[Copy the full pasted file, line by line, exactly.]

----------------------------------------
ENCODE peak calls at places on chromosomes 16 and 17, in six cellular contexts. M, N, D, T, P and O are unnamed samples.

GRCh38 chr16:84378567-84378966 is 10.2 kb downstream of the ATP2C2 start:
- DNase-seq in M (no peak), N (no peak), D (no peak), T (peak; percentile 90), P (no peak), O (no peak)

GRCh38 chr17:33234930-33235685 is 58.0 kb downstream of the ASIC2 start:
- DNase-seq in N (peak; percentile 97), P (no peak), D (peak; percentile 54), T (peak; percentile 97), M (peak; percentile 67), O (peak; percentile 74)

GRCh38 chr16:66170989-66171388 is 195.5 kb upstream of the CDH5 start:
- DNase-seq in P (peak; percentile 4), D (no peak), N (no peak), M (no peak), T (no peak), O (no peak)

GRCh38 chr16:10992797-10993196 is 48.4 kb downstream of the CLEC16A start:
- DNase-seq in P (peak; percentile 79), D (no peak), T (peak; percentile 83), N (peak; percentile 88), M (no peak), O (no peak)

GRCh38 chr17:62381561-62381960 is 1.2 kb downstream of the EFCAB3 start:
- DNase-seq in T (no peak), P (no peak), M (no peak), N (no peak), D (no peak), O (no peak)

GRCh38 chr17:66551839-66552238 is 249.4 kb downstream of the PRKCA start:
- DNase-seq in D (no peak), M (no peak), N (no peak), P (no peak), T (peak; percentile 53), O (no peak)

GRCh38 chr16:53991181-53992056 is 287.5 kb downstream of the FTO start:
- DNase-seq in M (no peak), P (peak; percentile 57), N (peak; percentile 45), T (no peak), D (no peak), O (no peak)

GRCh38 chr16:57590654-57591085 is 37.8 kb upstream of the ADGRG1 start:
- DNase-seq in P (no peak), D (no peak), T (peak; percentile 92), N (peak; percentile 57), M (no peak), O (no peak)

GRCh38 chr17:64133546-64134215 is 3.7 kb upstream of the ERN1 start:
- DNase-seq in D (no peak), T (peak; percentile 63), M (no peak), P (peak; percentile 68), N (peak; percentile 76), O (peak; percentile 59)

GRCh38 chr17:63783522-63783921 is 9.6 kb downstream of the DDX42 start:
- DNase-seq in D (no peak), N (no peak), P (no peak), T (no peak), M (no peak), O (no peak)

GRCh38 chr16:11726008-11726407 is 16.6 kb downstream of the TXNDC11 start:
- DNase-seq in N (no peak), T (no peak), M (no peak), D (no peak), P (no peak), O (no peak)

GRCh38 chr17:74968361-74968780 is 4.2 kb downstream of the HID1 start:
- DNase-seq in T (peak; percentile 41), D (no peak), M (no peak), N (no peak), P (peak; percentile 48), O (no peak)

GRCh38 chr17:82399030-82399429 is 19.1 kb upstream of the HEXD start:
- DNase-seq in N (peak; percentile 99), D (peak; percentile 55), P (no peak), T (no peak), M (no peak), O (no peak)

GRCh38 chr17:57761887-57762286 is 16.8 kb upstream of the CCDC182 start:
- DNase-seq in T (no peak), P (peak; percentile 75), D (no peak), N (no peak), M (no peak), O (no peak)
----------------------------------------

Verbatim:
ENCODE peak calls at places on chromosomes 16 and 17, in six cellular contexts. M, N, D, T, P and O are unnamed samples.

GRCh38 chr16:84378567-84378966 is 10.2 kb downstream of the ATP2C2 start:
- DNase-seq in M (no peak), N (no peak), D (no peak), T (peak; percentile 90), P (no peak), O (no peak)

GRCh38 chr17:33234930-33235685 is 58.0 kb downstream of the ASIC2 start:
- DNase-seq in N (peak; percentile 97), P (no peak), D (peak; percentile 54), T (peak; percentile 97), M (peak; percentile 67), O (peak; percentile 74)

GRCh38 chr16:66170989-66171388 is 195.5 kb upstream of the CDH5 start:
- DNase-seq in P (peak; percentile 4), D (no peak), N (no peak), M (no peak), T (no peak), O (no peak)

GRCh38 chr16:10992797-10993196 is 48.4 kb downstream of the CLEC16A start:
- DNase-seq in P (peak; percentile 79), D (no peak), T (peak; percentile 83), N (peak; percentile 88), M (no peak), O (no peak)

GRCh38 chr17:62381561-62381960 is 1.2 kb downstream of the EFCAB3 start:
- DNase-seq in T (no peak), P (no peak), M (no peak), N (no peak), D (no peak), O (no peak)

GRCh38 chr17:66551839-66552238 is 249.4 kb downstream of the PRKCA start:
- DNase-seq in D (no peak), M (no peak), N (no peak), P (no peak), T (peak; percentile 53), O (no peak)

GRCh38 chr16:53991181-53992056 is 287.5 kb downstream of the FTO start:
- DNase-seq in M (no peak), P (peak; percentile 57), N (peak; percentile 45), T (no peak), D (no peak), O (no peak)

GRCh38 chr16:57590654-57591085 is 37.8 kb upstream of the ADGRG1 start:
- DNase-seq in P (no peak), D (no peak), T (peak; percentile 92), N (peak; percentile 57), M (no peak), O (no peak)

GRCh38 chr17:64133546-64134215 is 3.7 kb upstream of the ERN1 start:
- DNase-seq in D (no peak), T (peak; percentile 63), M (no peak), P (peak; percentile 68), N (peak; percentile 76), O (peak; percentile 59)

GRCh38 chr17:63783522-63783921 is 9.6 kb downstream of the DDX42 start:
- DNase-seq in D (no peak), N (no peak), P (no peak), T (no peak), M (no peak), O (no peak)

GRCh38 chr16:11726008-11726407 is 16.6 kb downstream of the TXNDC11 start:
- DNase-seq in N (no peak), T (no peak), M (no peak), D (no peak), P (no peak), O (no peak)

GRCh38 chr17:74968361-74968780 is 4.2 kb downstream of the HID1 start:
- DNase-seq in T (peak; percentile 41), D (no peak), M (no peak), N (no peak), P (peak; percentile 48), O (no peak)

GRCh38 chr17:82399030-82399429 is 19.1 kb upstream of the HEXD start:
- DNase-seq in N (peak; percentile 99), D (peak; percentile 55), P (no peak), T (no peak), M (no peak), O (no peak)

GRCh38 chr17:57761887-57762286 is 16.8 kb upstream of the CCDC182 start:
- DNase-seq in T (no peak), P (peak; percentile 75), D (no peak), N (no peak), M (no peak), O (no peak)